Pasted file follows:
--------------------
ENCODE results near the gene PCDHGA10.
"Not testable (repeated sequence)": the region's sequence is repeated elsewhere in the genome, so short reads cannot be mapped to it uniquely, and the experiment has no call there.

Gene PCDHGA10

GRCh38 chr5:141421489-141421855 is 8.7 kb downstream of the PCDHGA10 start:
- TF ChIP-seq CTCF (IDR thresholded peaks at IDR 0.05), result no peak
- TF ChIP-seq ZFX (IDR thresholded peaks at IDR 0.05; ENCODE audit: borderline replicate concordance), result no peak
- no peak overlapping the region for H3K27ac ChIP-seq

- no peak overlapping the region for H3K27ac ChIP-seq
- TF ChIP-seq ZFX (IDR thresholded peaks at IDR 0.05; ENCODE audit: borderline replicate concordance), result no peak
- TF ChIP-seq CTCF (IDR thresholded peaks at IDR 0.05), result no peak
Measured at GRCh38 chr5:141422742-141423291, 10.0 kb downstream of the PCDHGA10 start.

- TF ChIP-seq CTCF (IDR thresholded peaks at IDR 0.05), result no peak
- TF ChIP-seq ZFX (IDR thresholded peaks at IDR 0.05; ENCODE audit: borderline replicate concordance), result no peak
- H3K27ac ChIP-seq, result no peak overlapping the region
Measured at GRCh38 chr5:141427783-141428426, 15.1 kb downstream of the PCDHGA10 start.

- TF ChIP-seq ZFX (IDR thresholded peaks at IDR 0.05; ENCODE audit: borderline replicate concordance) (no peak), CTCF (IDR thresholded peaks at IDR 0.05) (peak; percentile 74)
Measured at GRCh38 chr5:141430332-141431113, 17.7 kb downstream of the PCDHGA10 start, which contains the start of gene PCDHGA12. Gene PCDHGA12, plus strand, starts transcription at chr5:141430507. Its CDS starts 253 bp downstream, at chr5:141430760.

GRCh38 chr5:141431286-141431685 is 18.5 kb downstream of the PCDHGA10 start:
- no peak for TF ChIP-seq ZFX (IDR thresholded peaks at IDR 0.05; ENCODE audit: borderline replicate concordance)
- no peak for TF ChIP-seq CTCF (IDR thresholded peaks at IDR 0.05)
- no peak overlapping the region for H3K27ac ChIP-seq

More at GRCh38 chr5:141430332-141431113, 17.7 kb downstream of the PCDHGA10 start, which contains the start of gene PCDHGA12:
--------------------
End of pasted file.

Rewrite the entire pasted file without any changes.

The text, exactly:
ENCODE results near the gene PCDHGA10.
"Not testable (repeated sequence)": the region's sequence is repeated elsewhere in the genome, so short reads cannot be mapped to it uniquely, and the experiment has no call there.

Gene PCDHGA10

GRCh38 chr5:141421489-141421855 is 8.7 kb downstream of the PCDHGA10 start:
- TF ChIP-seq CTCF (IDR thresholded peaks at IDR 0.05), result no peak
- TF ChIP-seq ZFX (IDR thresholded peaks at IDR 0.05; ENCODE audit: borderline replicate concordance), result no peak
- no peak overlapping the region for H3K27ac ChIP-seq

- no peak overlapping the region for H3K27ac ChIP-seq
- TF ChIP-seq ZFX (IDR thresholded peaks at IDR 0.05; ENCODE audit: borderline replicate concordance), result no peak
- TF ChIP-seq CTCF (IDR thresholded peaks at IDR 0.05), result no peak
Measured at GRCh38 chr5:141422742-141423291, 10.0 kb downstream of the PCDHGA10 start.

- TF ChIP-seq CTCF (IDR thresholded peaks at IDR 0.05), result no peak
- TF ChIP-seq ZFX (IDR thresholded peaks at IDR 0.05; ENCODE audit: borderline replicate concordance), result no peak
- H3K27ac ChIP-seq, result no peak overlapping the region
Measured at GRCh38 chr5:141427783-141428426, 15.1 kb downstream of the PCDHGA10 start.

- TF ChIP-seq ZFX (IDR thresholded peaks at IDR 0.05; ENCODE audit: borderline replicate concordance) (no peak), CTCF (IDR thresholded peaks at IDR 0.05) (peak; percentile 74)
Measured at GRCh38 chr5:141430332-141431113, 17.7 kb downstream of the PCDHGA10 start, which contains the start of gene PCDHGA12. Gene PCDHGA12, plus strand, starts transcription at chr5:141430507. Its CDS starts 253 bp downstream, at chr5:141430760.

GRCh38 chr5:141431286-141431685 is 18.5 kb downstream of the PCDHGA10 start:
- no peak for TF ChIP-seq ZFX (IDR thresholded peaks at IDR 0.05; ENCODE audit: borderline replicate concordance)
- no peak for TF ChIP-seq CTCF (IDR thresholded peaks at IDR 0.05)
- no peak overlapping the region for H3K27ac ChIP-seq

More at GRCh38 chr5:141430332-141431113, 17.7 kb downstream of the PCDHGA10 start, which contains the start of gene PCDHGA12: